In praise of the vulnerable

Rosanna Machado | May 13, 2020


For so many years, I was the positive, calm, happy person whether at work or socially, often running the show or looking after everyone. It was as if I was afraid of breaking out of that role, even though that wasn’t always how I was feeling.

I thought I had a high level of Emotional Intelligence and whilst my social awareness and how I managed relationships was pretty good, my self-awareness was neglected as I tended to suppress any negative emotions without exploring them.

A few years ago, I let friends know that I was having a tough time. It felt like a difficult thing for me to do, as if I were letting them down with the image of who I was supposed to be. Of course, I was met with nothing but love, formed stronger connections with those friends and felt a huge sense of relief.

I was then delayed at the airport with some clients after a long day of meetings and as we shared a drink, we chatted about our lives outside of work. And whilst I still like to maintain a healthy line with clients and work colleagues, it did feel as if we connected on a human level and subsequent work interactions were more meaningful.

The old school view of leaders being strong and not showing emotions is a little outdated. A level of vulnerability within the right context can show people your human side and offer a way to connect more meaningfully with colleagues. Being vulnerable is being self-aware and if you can express that vulnerability in the right setting, it can be powerful.

In a work environment, being open about gaps in your knowledge can demonstrate where you need to call on experts. Increasingly we cannot be experts in everything, yet you can still be a great leader and coach your expert colleagues. I ran a River Pageant with no prior knowledge of boats and the river!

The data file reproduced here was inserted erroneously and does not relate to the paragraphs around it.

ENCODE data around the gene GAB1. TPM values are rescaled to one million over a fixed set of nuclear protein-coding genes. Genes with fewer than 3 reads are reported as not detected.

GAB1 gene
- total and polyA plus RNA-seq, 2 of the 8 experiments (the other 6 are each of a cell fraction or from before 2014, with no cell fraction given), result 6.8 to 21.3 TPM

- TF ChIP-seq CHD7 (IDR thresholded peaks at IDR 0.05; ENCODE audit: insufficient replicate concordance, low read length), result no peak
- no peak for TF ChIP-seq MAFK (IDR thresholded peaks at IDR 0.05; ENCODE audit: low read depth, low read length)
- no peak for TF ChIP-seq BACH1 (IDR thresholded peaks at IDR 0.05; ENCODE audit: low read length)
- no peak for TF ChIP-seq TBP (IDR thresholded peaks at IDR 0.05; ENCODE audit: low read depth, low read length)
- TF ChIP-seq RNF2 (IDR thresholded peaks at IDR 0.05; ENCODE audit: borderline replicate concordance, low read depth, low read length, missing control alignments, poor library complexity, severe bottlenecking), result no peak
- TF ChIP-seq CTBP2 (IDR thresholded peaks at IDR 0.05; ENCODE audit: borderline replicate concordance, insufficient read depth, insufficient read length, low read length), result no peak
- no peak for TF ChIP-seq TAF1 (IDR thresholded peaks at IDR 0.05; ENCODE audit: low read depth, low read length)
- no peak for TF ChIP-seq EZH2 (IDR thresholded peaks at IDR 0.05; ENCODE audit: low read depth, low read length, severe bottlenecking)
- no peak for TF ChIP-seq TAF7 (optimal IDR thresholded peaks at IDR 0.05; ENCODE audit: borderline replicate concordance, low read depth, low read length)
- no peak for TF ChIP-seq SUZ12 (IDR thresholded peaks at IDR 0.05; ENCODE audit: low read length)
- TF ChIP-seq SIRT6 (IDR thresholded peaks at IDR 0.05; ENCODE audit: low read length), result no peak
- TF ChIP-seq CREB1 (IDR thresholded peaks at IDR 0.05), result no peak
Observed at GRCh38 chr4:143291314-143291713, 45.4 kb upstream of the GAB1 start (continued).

Admitting to staff that the latest employee you hired isn’t right, shows honesty and transparency and a desire to constantly improve things.

Every time, I have put myself out there and spoken about how I’m feeling, I’ve always formed deeper relationships. And whilst it used to be only be with close friends, I am finding that I am connecting with new people much quicker because of a willingness to be more vulnerable. It also tends to provoke an open and honest response as you are inviting others into an open space.

Talking or writing about fears and concerns has helped me to clarify what is really going on and see what I can and can’t control. It has given me a clearer focus on where to put my energy.

It has pushed me to be more courageous – for me, sport has always been a big fear and when I talk about this, it gives me the courage to realise what I’m afraid of but also see the good that will come of putting myself into my discomfort zone. Invariably by talking about it, I don’t feel so alone as I realise that others often share my fears.

I read a quote in The Guardian which was related to online dating however I think it is true in all areas of our lives:

“It requires courage, resilience and willpower. Being yourself and opening yourself up to the universe, whatever it chooses to give back, is something I will continue to embrace”